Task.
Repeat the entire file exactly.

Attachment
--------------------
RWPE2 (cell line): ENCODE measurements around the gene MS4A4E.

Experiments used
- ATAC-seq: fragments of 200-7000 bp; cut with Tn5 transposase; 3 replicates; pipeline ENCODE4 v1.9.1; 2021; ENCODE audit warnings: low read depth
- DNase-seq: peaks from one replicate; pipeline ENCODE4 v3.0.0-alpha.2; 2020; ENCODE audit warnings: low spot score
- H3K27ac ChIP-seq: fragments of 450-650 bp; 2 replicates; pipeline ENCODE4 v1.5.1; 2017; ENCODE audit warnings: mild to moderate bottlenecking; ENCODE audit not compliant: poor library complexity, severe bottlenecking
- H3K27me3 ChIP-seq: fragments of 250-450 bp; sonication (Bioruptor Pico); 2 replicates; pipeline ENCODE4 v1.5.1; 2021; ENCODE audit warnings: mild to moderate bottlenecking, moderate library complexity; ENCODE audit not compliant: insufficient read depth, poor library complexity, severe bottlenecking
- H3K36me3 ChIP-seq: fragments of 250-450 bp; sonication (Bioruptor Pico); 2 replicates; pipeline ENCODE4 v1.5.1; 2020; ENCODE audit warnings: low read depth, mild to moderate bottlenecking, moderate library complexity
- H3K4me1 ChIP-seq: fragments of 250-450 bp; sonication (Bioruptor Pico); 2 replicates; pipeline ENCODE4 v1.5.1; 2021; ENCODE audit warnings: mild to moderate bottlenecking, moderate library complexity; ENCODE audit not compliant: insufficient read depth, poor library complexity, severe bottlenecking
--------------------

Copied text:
RWPE2 (cell line): ENCODE measurements around the gene MS4A4E.

Experiments used
- ATAC-seq: fragments of 200-7000 bp; cut with Tn5 transposase; 3 replicates; pipeline ENCODE4 v1.9.1; 2021; ENCODE audit warnings: low read depth
- DNase-seq: peaks from one replicate; pipeline ENCODE4 v3.0.0-alpha.2; 2020; ENCODE audit warnings: low spot score
- H3K27ac ChIP-seq: fragments of 450-650 bp; 2 replicates; pipeline ENCODE4 v1.5.1; 2017; ENCODE audit warnings: mild to moderate bottlenecking; ENCODE audit not compliant: poor library complexity, severe bottlenecking
- H3K27me3 ChIP-seq: fragments of 250-450 bp; sonication (Bioruptor Pico); 2 replicates; pipeline ENCODE4 v1.5.1; 2021; ENCODE audit warnings: mild to moderate bottlenecking, moderate library complexity; ENCODE audit not compliant: insufficient read depth, poor library complexity, severe bottlenecking
- H3K36me3 ChIP-seq: fragments of 250-450 bp; sonication (Bioruptor Pico); 2 replicates; pipeline ENCODE4 v1.5.1; 2020; ENCODE audit warnings: low read depth, mild to moderate bottlenecking, moderate library complexity
- H3K4me1 ChIP-seq: fragments of 250-450 bp; sonication (Bioruptor Pico); 2 replicates; pipeline ENCODE4 v1.5.1; 2021; ENCODE audit warnings: mild to moderate bottlenecking, moderate library complexity; ENCODE audit not compliant: insufficient read depth, poor library complexity, severe bottlenecking